Improving bonding to eroded dentin by using collagen cross-linking agents: 2 years of water storage
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The aim of this study was to investigate the effects of collagen cross-linking agents on nanomechanical and bonding properties of eroded dentin (ED), 24 h and 2 years after water storage.
Materials and methods
Human molar dentin surfaces, eroded by soft drinks or citric acid, were acid-etched and treated with primers containing proanthocyanidin (PA) and riboflavin (RI) or were untreated (control) and tested after 24 h and 2 years. After acid etching and adhesive application (Prime&Bond Elect (PBE); Scotchbond Universal (SBU); Tetric n-bond Universal (TEU)), specimens were sectioned into beams and tested for microtensile bond strength (μTBS) and silver nitrate deposition (NL) after 24 h and 2 years. The beams were used to evaluate the 24-h in situ conversion of degree (DC). Nanohardness (NH) and Young’s modulus (YM) were evaluated via resin-bonded dentin slices after 24 h and 2 years. A three-way ANOVA and Tukey’s test were used for statistical analysis (5%).
For both storage times, ED with citric acid resulted in lower μTBS, NH, and YM and higher NL for each adhesive system than soft drink ED (p < 0.05). After 2 years of water storage, cross-linking primers maintained the μTBS, NH, and YM (p < 0.05) when compared with the control group. Althougth, the NL values decreased for all groups after 2 years of water storage, PA and RI treatments showed NI values lower than control group (p < 0.001). No significant differences were observed between PA and RI treatments (p > 0.05). Cross-linking primers maintain or improve DC (p < 0.03). In general, TEU and SBU yielded higher μTBS, DC, NH, and YM and lower NL than PBE.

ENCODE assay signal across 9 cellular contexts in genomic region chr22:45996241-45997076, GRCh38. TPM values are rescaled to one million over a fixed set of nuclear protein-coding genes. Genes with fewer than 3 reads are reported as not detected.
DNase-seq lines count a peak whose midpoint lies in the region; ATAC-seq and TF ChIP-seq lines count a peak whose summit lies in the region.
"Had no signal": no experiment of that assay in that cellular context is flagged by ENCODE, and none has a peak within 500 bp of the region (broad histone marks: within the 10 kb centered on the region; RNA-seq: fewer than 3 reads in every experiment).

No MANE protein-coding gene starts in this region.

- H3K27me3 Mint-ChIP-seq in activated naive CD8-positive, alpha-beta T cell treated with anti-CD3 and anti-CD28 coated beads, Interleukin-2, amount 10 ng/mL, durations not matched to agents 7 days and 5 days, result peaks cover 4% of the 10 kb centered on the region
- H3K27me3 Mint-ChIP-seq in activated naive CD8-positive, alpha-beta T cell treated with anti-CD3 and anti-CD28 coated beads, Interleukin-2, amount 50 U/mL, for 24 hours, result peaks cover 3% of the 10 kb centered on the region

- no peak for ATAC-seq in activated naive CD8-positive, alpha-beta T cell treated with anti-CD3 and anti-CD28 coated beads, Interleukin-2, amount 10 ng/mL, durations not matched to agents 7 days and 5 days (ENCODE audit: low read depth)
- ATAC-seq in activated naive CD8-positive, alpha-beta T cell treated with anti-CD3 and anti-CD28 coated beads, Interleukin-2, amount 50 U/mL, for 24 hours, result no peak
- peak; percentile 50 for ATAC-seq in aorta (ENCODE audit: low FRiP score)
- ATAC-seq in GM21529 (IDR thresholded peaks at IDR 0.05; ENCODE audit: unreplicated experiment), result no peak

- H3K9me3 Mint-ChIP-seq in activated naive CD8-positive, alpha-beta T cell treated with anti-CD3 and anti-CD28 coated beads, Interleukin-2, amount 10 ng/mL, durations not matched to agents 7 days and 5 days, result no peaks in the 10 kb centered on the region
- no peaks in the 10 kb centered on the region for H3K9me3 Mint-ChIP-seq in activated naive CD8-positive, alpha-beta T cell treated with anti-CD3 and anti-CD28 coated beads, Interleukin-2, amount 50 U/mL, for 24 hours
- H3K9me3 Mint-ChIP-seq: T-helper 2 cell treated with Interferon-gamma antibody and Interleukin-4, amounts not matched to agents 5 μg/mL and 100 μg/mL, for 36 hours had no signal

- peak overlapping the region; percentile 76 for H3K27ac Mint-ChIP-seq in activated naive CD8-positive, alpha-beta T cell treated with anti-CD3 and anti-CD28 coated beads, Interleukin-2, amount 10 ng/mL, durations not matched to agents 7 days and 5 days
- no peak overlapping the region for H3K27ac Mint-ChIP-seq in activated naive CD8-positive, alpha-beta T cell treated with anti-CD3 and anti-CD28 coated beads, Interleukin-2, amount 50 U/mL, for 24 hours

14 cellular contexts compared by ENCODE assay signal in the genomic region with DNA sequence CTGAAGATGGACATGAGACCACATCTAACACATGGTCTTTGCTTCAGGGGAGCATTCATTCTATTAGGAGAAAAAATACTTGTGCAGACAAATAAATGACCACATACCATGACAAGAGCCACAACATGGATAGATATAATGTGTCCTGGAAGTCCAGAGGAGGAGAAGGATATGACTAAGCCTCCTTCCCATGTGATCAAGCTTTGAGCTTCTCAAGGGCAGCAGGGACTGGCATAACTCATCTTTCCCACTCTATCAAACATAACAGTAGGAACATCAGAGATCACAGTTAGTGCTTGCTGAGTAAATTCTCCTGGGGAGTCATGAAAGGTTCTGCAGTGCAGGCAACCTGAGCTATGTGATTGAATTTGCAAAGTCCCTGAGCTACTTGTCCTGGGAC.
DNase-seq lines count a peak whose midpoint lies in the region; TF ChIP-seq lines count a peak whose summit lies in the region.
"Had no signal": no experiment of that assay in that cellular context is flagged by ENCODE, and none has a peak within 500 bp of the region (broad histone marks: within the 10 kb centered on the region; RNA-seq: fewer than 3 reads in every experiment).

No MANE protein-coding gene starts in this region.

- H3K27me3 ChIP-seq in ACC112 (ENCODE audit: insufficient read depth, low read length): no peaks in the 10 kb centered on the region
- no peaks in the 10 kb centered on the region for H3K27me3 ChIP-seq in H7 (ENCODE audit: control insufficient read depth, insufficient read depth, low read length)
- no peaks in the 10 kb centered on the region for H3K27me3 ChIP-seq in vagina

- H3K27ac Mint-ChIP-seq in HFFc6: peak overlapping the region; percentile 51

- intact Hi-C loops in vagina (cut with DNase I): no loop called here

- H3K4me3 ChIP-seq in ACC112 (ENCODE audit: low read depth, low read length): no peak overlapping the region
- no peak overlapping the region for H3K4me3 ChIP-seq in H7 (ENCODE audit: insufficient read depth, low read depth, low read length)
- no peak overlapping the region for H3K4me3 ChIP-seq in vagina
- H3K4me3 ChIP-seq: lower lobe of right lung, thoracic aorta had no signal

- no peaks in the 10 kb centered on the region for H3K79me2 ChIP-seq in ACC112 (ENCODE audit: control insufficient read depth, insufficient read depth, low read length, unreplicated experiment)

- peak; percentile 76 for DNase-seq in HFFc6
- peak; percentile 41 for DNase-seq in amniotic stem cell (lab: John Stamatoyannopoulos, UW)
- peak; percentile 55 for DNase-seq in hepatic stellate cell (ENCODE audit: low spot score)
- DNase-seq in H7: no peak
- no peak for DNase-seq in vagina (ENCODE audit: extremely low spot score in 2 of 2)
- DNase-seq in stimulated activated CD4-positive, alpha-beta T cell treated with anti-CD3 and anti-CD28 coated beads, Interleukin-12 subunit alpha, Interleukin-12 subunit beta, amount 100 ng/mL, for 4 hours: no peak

Cross-linking agents improved the results and maintained the resin-ED interface bonding and nanomechanical properties, without jeopardizing adhesive polymerization.
Cross-linking agents are a viable alternative for improving and maintaining resin-ED interface bonding and nanomechanical properties.
KeywordsProanthocyanidins Tooth erosion Riboflavin Adhesive systems Microtensile bond strength Hardness tests
This study was performed by Fabiana Siqueira as partial fulfillment of his PhD degree at the State University of Ponta Grossa (UEPG), Ponta Grossa, PR, Brazil. This study was partially supported by the National Council for Scientific and Technological Development (CNPq) under grants 303332/2017-4 and 304105/2013-9 and Coordenação de Aperfeiçoamento de Pessoal de Nível Superior - Brasil (CAPES) - Finance Code 001. Also, authors are grateful for the support provided by Cental de Laboratórios Multiusuários/Universidade Estadual de Ponta Grossa (CLABMU/UEPG).
Compliance with ethical standards
Conflict of interest
The authors declare that they have no conflict of interest.
All procedures performed in studies involving human participants are in accordance with the ethical standards of the State University of Ponta Grossa research committee. This study was approved by the State University of Ponta Grossa ethics committee.
Informed consent was not obtained because there were no human participants included in the study.
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